Changing epidemiology of motor neurone disease in Scotland

, Danielle J. Leighton, Judith Newton, Laura J. Stephenson, Shuna Colville, Richard Davenport, George Gorrie, Ian Morrison, Robert Swingler, Siddharthan Chandran, Suvankar Pal (Lead / Corresponding author)

    Research output: Contribution to journalArticle

    1 Citation (Scopus)

    Abstract

    Objectives: Scotland benefits from an integrated national healthcare team for motor neurone disease (MND) and a tradition of rich clinical data capture using the Scottish MND Register (launched in 1989; one of the first national registers). The Scottish register was re-launched in 2015 as Clinical Audit Research and Evaluation of MND (CARE-MND), an electronic platform for prospective, population-based research. We aimed to determine if incidence of MND is changing over time.

    Methods: Capture-recapture methods determined the incidence of MND in 2015-2016. Incidence rates for 2015-2016 and 1989-1998 were direct age and sex standardised to allow time-period comparison. Phenotypic characteristics and socioeconomic status of the cohort are described.

    Results: Coverage of the CARE-MND platform was 99%. Crude incidence in the 2015-2017 period was 3.83/100,000 person-years (95% CI 3.53-4.14). Direct age-standardised incidence in 2015 was 3.42/100,000 (95% CI 2.99-3.91); in 2016, it was 2.89/100,000 (95% CI 2.50-3.34). The 1989-1998 direct standardised annual incidence estimate was 2.32/100,000 (95% CI 2.26-2.37). 2015-2016 standardised incidence was 66.9% higher than Northern European estimates. Socioeconomic status was not associated with MND.

    Conclusions: Our data show a changing landscape of MND in Scotland, with a rise in incidence by 36.0% over a 25-year period. This is likely attributable to ascertainment in the context of improved neurological services in Scotland. Our data suggest that CARE-MND is a reliable national resource and findings can be extrapolated to the other Northern European populations.

    Original languageEnglish
    Pages (from-to)817-825
    Number of pages9
    JournalJournal of Neurology
    Volume266
    Issue number4
    Early online date25 Feb 2019
    DOIs
    Publication statusPublished - Apr 2019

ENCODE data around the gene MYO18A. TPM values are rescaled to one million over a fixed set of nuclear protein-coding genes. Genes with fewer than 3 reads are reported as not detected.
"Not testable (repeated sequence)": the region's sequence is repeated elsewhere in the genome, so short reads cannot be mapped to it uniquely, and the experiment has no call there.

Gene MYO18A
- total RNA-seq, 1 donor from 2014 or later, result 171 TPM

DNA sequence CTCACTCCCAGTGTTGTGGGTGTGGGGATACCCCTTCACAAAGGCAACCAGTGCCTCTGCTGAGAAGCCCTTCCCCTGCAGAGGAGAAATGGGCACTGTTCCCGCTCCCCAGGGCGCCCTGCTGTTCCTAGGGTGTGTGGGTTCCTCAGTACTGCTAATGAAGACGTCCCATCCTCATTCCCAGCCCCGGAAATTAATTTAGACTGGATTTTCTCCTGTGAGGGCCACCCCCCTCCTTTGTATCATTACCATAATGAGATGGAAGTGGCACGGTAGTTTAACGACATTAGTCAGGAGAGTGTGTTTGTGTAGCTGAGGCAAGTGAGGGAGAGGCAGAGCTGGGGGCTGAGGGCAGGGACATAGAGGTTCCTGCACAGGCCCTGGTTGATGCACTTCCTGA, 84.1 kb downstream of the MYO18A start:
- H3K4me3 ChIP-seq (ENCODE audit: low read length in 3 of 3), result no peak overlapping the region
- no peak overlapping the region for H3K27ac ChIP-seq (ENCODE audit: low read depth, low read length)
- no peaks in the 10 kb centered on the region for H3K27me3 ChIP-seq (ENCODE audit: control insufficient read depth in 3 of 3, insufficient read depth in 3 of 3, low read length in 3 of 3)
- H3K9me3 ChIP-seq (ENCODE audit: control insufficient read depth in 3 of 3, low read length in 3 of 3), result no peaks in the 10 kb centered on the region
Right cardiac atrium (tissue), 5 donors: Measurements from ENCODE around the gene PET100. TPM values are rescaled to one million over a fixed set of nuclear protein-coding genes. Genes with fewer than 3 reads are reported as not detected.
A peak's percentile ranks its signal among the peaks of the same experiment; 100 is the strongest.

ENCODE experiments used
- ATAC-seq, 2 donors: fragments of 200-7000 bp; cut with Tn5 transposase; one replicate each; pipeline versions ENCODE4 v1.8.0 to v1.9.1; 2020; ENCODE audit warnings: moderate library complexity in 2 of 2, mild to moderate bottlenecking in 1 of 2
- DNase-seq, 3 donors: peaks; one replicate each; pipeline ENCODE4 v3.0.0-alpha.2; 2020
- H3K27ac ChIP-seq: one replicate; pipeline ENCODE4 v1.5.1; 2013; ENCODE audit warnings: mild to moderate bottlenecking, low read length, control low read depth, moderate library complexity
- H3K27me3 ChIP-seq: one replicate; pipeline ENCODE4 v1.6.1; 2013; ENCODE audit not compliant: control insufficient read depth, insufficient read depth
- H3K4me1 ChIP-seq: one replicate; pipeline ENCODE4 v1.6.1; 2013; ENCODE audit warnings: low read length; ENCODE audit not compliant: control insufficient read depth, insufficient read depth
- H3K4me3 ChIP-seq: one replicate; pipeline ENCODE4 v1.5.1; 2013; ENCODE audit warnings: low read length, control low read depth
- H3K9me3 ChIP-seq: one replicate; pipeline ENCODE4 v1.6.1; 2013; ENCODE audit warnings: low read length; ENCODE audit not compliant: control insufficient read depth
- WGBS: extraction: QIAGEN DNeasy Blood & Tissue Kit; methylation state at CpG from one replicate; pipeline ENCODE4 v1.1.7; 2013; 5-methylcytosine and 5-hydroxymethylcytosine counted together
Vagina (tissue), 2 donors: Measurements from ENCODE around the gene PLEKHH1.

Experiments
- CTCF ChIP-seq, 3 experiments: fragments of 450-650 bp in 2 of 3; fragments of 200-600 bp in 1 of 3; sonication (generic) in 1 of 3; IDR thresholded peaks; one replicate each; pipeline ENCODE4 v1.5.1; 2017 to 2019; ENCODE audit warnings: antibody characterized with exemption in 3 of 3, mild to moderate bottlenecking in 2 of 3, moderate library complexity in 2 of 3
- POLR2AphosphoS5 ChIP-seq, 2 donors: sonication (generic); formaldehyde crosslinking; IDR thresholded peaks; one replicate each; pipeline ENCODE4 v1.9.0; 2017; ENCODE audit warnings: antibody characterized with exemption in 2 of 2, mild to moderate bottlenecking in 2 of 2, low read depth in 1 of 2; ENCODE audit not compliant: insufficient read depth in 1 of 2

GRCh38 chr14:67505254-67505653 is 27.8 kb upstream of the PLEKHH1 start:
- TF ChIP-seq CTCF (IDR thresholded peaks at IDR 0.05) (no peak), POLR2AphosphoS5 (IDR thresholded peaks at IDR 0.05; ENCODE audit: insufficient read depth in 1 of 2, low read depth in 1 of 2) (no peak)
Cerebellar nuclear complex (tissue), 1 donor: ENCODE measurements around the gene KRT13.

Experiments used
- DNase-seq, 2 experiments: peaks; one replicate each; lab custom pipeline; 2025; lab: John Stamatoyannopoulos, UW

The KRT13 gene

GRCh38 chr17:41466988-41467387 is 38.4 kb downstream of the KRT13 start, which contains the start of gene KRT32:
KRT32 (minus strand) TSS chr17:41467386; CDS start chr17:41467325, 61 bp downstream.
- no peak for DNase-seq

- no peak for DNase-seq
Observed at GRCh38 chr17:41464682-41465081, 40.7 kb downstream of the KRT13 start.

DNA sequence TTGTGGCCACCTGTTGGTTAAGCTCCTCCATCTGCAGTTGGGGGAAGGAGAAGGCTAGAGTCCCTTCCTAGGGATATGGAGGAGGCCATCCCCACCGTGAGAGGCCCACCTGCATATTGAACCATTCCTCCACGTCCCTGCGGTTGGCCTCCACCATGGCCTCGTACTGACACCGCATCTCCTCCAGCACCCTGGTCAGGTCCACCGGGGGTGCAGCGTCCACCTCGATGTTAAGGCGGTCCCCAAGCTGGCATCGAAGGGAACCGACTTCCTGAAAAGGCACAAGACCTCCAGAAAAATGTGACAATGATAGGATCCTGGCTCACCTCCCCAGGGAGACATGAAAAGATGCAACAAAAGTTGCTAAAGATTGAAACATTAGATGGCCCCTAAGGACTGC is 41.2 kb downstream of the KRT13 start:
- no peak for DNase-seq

Fingerprint

    Motor Neuron Disease
    Scotland
    Epidemiology
    Incidence
    Clinical Audit
    Social Class
    Patient Care Team
    Population

    Keywords

    • Epidemiology
    • Motor neurone disease
    • Amyotrophic lateral sclerosis

    Cite this

    , Leighton, D. J., Newton, J., Stephenson, L. J., Colville, S., Davenport, R., ... Pal, S. (2019). Changing epidemiology of motor neurone disease in Scotland. Journal of Neurology, 266(4), 817-825. https://doi.org/10.1007/s00415-019-09190-7
    Leighton, Danielle J. ; Newton, Judith ; Stephenson, Laura J. ; Colville, Shuna ; Davenport, Richard ; Gorrie, George ; Morrison, Ian ; Swingler, Robert ; Chandran, Siddharthan ; Pal, Suvankar. / Changing epidemiology of motor neurone disease in Scotland. In: Journal of Neurology. 2019 ; Vol. 266, No. 4. pp. 817-825.
    @article{7b2e1e911f3442faa576e9806f7cba1b,
    title = "Changing epidemiology of motor neurone disease in Scotland",
    abstract = "Objectives: Scotland benefits from an integrated national healthcare team for motor neurone disease (MND) and a tradition of rich clinical data capture using the Scottish MND Register (launched in 1989; one of the first national registers). The Scottish register was re-launched in 2015 as Clinical Audit Research and Evaluation of MND (CARE-MND), an electronic platform for prospective, population-based research. We aimed to determine if incidence of MND is changing over time.Methods: Capture-recapture methods determined the incidence of MND in 2015-2016. Incidence rates for 2015-2016 and 1989-1998 were direct age and sex standardised to allow time-period comparison. Phenotypic characteristics and socioeconomic status of the cohort are described.Results: Coverage of the CARE-MND platform was 99{\%}. Crude incidence in the 2015-2017 period was 3.83/100,000 person-years (95{\%} CI 3.53-4.14). Direct age-standardised incidence in 2015 was 3.42/100,000 (95{\%} CI 2.99-3.91); in 2016, it was 2.89/100,000 (95{\%} CI 2.50-3.34). The 1989-1998 direct standardised annual incidence estimate was 2.32/100,000 (95{\%} CI 2.26-2.37). 2015-2016 standardised incidence was 66.9{\%} higher than Northern European estimates. Socioeconomic status was not associated with MND.Conclusions: Our data show a changing landscape of MND in Scotland, with a rise in incidence by 36.0{\%} over a 25-year period. This is likely attributable to ascertainment in the context of improved neurological services in Scotland. Our data suggest that CARE-MND is a reliable national resource and findings can be extrapolated to the other Northern European populations.",
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    author = "Leighton, {Danielle J.} and Judith Newton and Stephenson, {Laura J.} and Shuna Colville and Richard Davenport and George Gorrie and Ian Morrison and Robert Swingler and Siddharthan Chandran and Suvankar Pal",